14-year-old Melissa visited your clinic with her mother for concerns of secondary amenorrhoea of six months. She did not have any headaches or visual disturbances and was not on any long-term medication. She also had dry skin and constipation. Her mother mentioned that Melissa had lost 8 kg of body weight in the past six months, leading to her current weight of 38 kg, citing school-related stress as a major factor. Melissa skipped meals in school and was unable to eat more than half a portion at dinner as she felt bloated and full easily, and got angry when her mother encouraged her to eat more. Her mother had noticed that she was more withdrawn and irritable recently. On examination, Melissa was 165 cm tall and weighed 38 kg. Her blood pressure was 92/58 mmHg, and her heart rate was 56 beats/min. You suspected the possibility of an eating disorder and decided to seek a more detailed history and targeted physical examination.


Eating disorders are complex illnesses related to abnormal eating behaviours that can affect the biopsychosocial health and functioning of the affected individuals. Most eating disorders involve an obsessive focus on body image, body weight and food, leading to dangerous eating patterns that have deleterious effects on the young person’s nutrition, growth and development. Other types of eating disorders may not necessarily centre around body image concerns, but can also involve behaviours that impede weight gain, or involve a compulsive drive to pursue health and fitness.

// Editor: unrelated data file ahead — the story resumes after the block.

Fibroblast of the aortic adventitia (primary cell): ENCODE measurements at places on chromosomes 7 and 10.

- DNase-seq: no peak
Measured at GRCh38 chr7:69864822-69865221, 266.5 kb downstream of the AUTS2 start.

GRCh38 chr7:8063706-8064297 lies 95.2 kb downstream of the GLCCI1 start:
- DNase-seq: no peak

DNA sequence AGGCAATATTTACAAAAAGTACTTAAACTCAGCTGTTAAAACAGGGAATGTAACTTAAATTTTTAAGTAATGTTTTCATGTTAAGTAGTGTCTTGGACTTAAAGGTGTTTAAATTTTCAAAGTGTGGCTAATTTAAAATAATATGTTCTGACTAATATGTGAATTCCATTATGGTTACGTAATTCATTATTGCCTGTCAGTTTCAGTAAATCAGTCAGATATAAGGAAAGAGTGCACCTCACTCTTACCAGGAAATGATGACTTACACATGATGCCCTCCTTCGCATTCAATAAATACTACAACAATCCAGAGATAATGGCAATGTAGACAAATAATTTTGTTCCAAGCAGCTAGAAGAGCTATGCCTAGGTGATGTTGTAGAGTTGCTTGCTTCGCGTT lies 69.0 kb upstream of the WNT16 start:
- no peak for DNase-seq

The more common type of eating disorders that may present to a general practitioner or paediatrician include anorexia nervosa (AN) and bulimia nervosa (BN), both of which can lead to medical complications associated with malnutrition or purging. Features of AN include a significant restriction of intake relative to daily requirements and presence of body image disturbance with undue influence of body weight/shape on self-evaluation. BN similarly stems from obsessive concerns over body shape and weight but is distinguished from AN by the presence of binge eating and recurrent compensatory behaviour to prevent weight gain, such as purging and the use of laxatives or diuretics.(1) It is important to note that individuals with eating disorders do not necessarily have a low weight or body mass index (BMI).

While it is developmentally normal for adolescents to develop an increased interest in their appearance and body image, significant weight loss or overly restrictive dietary habits are not a normal phase of adolescence, and adolescents exhibiting such behaviour should be evaluated for serious conditions such as an eating disorder.

In our local context, many patients with eating disorders may not present with concerns of weight loss or specifically for evaluation of an eating disorder, but may instead present with physical manifestations and complications of malnutrition such as bloating, abdominal pain, early satiety, constipation, giddiness, secondary amenorrhoea and low mood.(2)